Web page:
Helping new Canadians make the Chilliwack connection

As immigrants continue to settle in Chilliwack, a local non-profit organization has taken the lead role in helping them feel at home.

As immigrants continue to settle in Chilliwack, a local non-profit organization has taken the lead role in helping them feel at home. The Chilliwack Community Services recently received a $133,000 grant to further increase access to services for new Canadians in the city. CCS is also planning their immigrant business fair on Friday.

Chilliwack’s agriculture and manufacturing sectors draw immigrants, as does the need to fill positions vacated by the ageing population. CCS doesn’t know how many immigrants settle here, because people have no obligation to check in. But approximately 200-250 people receive settlement support annually. According to 2006 Statistics Canada data, 14 per cent of Chilliwack’s residents are immigrants. And that figure is growing at a rate that is double the province’s average. There are 6,700 immigrants in the Fraser Valley.

“Because we’re such a diverse community here, there isn’t one particular ethnic group. There’s the potential for isolation to be an issue. And if people do not feel connected to their community, if they aren’t connected to friends or family…that can be a deciding factor to relocate elsewhere in the Lower Mainland,” says Neave.

If immigrants leave, then Chilliwack cannot feel the expected economic benefits.

“So many of these people are very skilled. And because they can’t integrate into places outside major urban centres, they don’t actually realize their potential in the job market, which doesn’t actually help the economy,” says new Welcoming Communities program coordinator Melissa Warren.

Continuing to be friendly and welcoming is the most important thing that a Chilliwack resident can do for immigrants, explains Neave.

“We need to welcome immigrants, as they are considered important to our future labour force,” says Neave.

Chilliwack Community Services helps new Canadians learn English, find jobs, register for health insurance, and enroll their kids in schools. They also offer courses on driving in Canada, preparing for the citizenship test, and organize social activities such as cooking and conversation circles.

With the new funds, CCS will develop a newcomer welcome kit containing a long list of relevant services in the community, hold community dialogues, and run a research project to study the immigrant experience in Chilliwack. The organization will also add data to the website.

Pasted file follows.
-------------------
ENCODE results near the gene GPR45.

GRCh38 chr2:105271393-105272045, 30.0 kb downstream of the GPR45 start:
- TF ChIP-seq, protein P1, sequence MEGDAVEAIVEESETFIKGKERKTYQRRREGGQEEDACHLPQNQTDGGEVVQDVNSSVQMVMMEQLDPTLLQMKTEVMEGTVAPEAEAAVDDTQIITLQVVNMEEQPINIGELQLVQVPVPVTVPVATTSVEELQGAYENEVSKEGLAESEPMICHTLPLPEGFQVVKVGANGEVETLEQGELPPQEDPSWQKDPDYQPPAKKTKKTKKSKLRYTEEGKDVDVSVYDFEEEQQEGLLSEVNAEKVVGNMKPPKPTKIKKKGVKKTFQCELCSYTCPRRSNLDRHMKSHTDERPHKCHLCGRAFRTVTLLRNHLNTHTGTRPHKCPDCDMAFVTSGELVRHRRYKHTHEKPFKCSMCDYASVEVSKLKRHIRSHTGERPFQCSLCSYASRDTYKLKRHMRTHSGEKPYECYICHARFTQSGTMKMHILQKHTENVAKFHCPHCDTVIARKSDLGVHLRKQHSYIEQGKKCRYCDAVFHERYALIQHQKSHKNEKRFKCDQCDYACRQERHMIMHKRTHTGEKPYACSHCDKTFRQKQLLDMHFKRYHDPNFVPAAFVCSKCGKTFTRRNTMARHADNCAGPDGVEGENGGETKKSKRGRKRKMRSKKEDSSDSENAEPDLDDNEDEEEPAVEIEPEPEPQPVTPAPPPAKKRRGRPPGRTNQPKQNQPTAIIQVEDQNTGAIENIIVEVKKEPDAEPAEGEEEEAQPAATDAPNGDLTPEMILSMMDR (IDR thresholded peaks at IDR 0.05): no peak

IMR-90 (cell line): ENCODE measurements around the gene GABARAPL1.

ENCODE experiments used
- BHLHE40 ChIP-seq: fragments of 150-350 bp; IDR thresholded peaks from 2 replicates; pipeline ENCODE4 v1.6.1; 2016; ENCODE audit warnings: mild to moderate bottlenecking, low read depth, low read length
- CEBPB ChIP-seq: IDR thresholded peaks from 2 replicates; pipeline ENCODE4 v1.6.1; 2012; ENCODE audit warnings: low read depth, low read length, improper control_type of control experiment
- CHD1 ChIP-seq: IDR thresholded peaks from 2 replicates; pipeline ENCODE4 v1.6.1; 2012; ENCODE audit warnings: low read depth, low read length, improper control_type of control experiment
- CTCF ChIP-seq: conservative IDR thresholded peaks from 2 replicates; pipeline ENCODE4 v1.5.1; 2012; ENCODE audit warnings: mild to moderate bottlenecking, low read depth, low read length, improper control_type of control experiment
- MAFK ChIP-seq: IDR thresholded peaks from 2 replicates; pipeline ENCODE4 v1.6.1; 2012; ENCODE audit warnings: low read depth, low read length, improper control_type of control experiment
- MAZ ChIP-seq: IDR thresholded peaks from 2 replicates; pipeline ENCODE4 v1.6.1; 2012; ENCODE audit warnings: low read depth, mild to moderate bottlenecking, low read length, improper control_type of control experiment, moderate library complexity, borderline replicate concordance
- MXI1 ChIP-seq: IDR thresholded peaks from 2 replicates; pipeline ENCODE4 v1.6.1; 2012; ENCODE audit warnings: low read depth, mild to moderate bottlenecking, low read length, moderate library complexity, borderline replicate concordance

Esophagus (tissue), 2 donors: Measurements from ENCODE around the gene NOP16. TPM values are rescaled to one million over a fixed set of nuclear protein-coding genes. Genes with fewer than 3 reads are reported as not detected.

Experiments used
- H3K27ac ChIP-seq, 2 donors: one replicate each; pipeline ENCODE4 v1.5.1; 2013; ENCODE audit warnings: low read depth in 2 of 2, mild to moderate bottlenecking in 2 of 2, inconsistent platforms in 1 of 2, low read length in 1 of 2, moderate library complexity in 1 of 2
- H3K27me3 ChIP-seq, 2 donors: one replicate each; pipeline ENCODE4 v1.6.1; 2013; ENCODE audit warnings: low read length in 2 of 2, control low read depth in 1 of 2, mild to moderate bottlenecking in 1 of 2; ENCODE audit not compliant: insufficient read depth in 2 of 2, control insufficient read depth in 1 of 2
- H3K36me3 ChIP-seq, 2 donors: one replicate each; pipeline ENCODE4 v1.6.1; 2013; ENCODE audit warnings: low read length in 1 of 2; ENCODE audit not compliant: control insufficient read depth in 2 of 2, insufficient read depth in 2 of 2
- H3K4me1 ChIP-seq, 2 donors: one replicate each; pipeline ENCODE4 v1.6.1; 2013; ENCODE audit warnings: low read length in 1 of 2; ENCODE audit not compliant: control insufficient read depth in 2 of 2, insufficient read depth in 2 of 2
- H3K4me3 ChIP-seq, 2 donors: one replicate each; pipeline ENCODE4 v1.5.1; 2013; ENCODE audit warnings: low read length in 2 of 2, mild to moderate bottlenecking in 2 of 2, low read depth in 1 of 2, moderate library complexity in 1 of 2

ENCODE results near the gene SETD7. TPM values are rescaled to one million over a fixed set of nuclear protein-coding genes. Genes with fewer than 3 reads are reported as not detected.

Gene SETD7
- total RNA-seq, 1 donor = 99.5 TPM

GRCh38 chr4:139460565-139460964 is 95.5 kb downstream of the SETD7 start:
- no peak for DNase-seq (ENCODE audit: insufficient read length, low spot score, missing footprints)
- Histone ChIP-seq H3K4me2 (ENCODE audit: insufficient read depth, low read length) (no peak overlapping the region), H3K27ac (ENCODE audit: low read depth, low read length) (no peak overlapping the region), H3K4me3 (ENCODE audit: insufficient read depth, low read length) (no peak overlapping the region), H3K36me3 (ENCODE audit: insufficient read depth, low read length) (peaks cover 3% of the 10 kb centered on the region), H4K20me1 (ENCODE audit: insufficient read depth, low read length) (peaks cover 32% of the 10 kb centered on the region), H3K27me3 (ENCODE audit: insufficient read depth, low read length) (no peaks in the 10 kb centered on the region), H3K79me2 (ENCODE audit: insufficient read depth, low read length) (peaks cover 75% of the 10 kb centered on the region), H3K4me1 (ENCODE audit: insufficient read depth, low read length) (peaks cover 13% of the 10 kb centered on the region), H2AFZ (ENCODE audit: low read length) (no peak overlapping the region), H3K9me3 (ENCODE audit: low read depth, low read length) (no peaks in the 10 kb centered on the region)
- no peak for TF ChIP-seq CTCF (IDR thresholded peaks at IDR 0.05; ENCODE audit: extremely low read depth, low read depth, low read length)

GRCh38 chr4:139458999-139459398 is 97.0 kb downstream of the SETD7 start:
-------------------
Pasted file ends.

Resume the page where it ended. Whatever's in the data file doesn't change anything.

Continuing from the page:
New Chilliwack resident Sarka Kvicinska received a brochure advertising the CCS’ immigrant settlement services when she first landed at the Vancouver airport ten months ago. From the Czech Republic, Kvicinska followed her husband’s sense of adventure to try something new, and the family immigrated to Chilliwack.

Kvicinska hopes to transfer her private French horn instruction business to the community. In the meantime, she has sharpened her skills with local orchestra groups. Upon cold-calling Chilliwack Symphony Orchestra and Chorus conductor Paula DeWit, Kvicinska received an invite to play with the group.

“This was very positive, very nice. This was my first opportunity,” says Kvicinska, who has since played with other orchestras in the Fraser Valley.

Local businesses run by new Canadians will offer samples, demonstrations, and information at the annual CCS Immigrant Business Fair on May 3, 7–9 p.m. at Central Elementary Community School. 25 exhibitors have registered already, all for the purpose of strengthening their links to the community.

“With community organizations working cooperatively, we are aiming to improve access to services and to provide opportunities for newcomers and residents to meet and build intercultural relationships,” said April Neave, director of community programs at CCS.

Another example of successfully building linkages in Chilliwack is Wegahta Gulbet. Born in Eritrea, in northeastern Africa, Gulbet is into her third year since relocating to Chilliwack for the peace and high quality of life in Canada. Her husband and two children moved to the community on the advice of her brother-in-law, who was here already. She had a tougher time settling in, but says she has grown to like Chilliwack.

“I am very happy to get to Canada now,” says Gulbet.

What helped was attending the Women of the World conversation circle at the CCS.

“I met new women. We spoke about how we came to Canada, what feelings we have. It was the first time I felt a little better.”

Gulbet has found her membership with the Chilliwack Alliance Church to be very helpful as well. She is now studying for her citizenship test through courses at the CCS.

Come April 1, 2014, the federal government will take over settling new immigrants in B.C., a mandate that has been the province’s jurisdiction since 1998. Ottawa says the move is in effort to harmonize settlement services nationally while cutting costs.

Refugee claimants and temporary foreign workers will be excluded from the federal government’s settlement programs. Chilliwack’s welcome centre will not be able to use federal funding to assist people in these groups in settling here.

“Citizenship and Immigration Canada and B.C. meet weekly to ensure that newcomers will continue to receive the services they need, including access to language training, after April 2014,” said CIC spokesperson Danielle Vlemmiks.


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